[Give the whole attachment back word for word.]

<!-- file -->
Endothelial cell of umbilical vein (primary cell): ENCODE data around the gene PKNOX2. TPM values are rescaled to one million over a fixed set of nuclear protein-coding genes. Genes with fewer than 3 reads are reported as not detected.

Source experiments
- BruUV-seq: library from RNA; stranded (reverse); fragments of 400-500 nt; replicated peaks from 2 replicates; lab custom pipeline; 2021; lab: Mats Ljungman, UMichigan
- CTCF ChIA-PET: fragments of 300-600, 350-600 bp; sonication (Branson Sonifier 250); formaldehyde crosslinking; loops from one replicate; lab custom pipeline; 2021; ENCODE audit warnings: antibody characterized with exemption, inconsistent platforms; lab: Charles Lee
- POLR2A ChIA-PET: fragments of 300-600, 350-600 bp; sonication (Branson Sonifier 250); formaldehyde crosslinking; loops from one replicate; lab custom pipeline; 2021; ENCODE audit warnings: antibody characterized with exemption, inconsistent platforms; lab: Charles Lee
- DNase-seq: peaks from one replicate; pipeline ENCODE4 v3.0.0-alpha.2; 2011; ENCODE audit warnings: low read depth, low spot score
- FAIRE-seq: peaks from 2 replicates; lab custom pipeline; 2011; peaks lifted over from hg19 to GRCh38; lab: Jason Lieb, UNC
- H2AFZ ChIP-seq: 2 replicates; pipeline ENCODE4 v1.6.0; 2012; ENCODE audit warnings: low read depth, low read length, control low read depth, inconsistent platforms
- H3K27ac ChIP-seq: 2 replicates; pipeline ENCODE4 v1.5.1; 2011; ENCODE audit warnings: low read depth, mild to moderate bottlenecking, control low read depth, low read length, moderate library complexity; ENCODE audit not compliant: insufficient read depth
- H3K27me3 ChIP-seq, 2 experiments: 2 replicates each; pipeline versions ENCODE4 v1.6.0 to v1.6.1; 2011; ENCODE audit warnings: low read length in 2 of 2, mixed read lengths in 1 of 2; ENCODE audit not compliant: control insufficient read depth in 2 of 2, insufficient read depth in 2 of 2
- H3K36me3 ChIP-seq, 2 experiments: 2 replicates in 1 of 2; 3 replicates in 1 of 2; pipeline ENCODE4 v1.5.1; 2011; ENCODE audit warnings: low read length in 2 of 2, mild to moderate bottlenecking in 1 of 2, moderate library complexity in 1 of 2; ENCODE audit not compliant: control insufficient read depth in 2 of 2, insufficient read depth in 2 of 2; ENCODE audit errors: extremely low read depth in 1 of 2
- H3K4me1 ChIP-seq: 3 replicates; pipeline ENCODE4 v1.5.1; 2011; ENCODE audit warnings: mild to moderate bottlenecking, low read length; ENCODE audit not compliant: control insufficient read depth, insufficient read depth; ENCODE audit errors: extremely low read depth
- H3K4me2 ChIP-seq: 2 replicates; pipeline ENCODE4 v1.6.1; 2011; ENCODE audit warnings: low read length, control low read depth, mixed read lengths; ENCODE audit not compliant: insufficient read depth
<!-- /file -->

Endothelial cell of umbilical vein (primary cell): ENCODE data around the gene PKNOX2. TPM values are rescaled to one million over a fixed set of nuclear protein-coding genes. Genes with fewer than 3 reads are reported as not detected.

Source experiments
- BruUV-seq: library from RNA; stranded (reverse); fragments of 400-500 nt; replicated peaks from 2 replicates; lab custom pipeline; 2021; lab: Mats Ljungman, UMichigan
- CTCF ChIA-PET: fragments of 300-600, 350-600 bp; sonication (Branson Sonifier 250); formaldehyde crosslinking; loops from one replicate; lab custom pipeline; 2021; ENCODE audit warnings: antibody characterized with exemption, inconsistent platforms; lab: Charles Lee
- POLR2A ChIA-PET: fragments of 300-600, 350-600 bp; sonication (Branson Sonifier 250); formaldehyde crosslinking; loops from one replicate; lab custom pipeline; 2021; ENCODE audit warnings: antibody characterized with exemption, inconsistent platforms; lab: Charles Lee
- DNase-seq: peaks from one replicate; pipeline ENCODE4 v3.0.0-alpha.2; 2011; ENCODE audit warnings: low read depth, low spot score
- FAIRE-seq: peaks from 2 replicates; lab custom pipeline; 2011; peaks lifted over from hg19 to GRCh38; lab: Jason Lieb, UNC
- H2AFZ ChIP-seq: 2 replicates; pipeline ENCODE4 v1.6.0; 2012; ENCODE audit warnings: low read depth, low read length, control low read depth, inconsistent platforms
- H3K27ac ChIP-seq: 2 replicates; pipeline ENCODE4 v1.5.1; 2011; ENCODE audit warnings: low read depth, mild to moderate bottlenecking, control low read depth, low read length, moderate library complexity; ENCODE audit not compliant: insufficient read depth
- H3K27me3 ChIP-seq, 2 experiments: 2 replicates each; pipeline versions ENCODE4 v1.6.0 to v1.6.1; 2011; ENCODE audit warnings: low read length in 2 of 2, mixed read lengths in 1 of 2; ENCODE audit not compliant: control insufficient read depth in 2 of 2, insufficient read depth in 2 of 2
- H3K36me3 ChIP-seq, 2 experiments: 2 replicates in 1 of 2; 3 replicates in 1 of 2; pipeline ENCODE4 v1.5.1; 2011; ENCODE audit warnings: low read length in 2 of 2, mild to moderate bottlenecking in 1 of 2, moderate library complexity in 1 of 2; ENCODE audit not compliant: control insufficient read depth in 2 of 2, insufficient read depth in 2 of 2; ENCODE audit errors: extremely low read depth in 1 of 2
- H3K4me1 ChIP-seq: 3 replicates; pipeline ENCODE4 v1.5.1; 2011; ENCODE audit warnings: mild to moderate bottlenecking, low read length; ENCODE audit not compliant: control insufficient read depth, insufficient read depth; ENCODE audit errors: extremely low read depth
- H3K4me2 ChIP-seq: 2 replicates; pipeline ENCODE4 v1.6.1; 2011; ENCODE audit warnings: low read length, control low read depth, mixed read lengths; ENCODE audit not compliant: insufficient read depth